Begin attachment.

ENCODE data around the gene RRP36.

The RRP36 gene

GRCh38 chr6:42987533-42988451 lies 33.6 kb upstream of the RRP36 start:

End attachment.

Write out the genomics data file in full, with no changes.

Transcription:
ENCODE data around the gene RRP36.

The RRP36 gene

GRCh38 chr6:42987533-42988451 lies 33.6 kb upstream of the RRP36 start: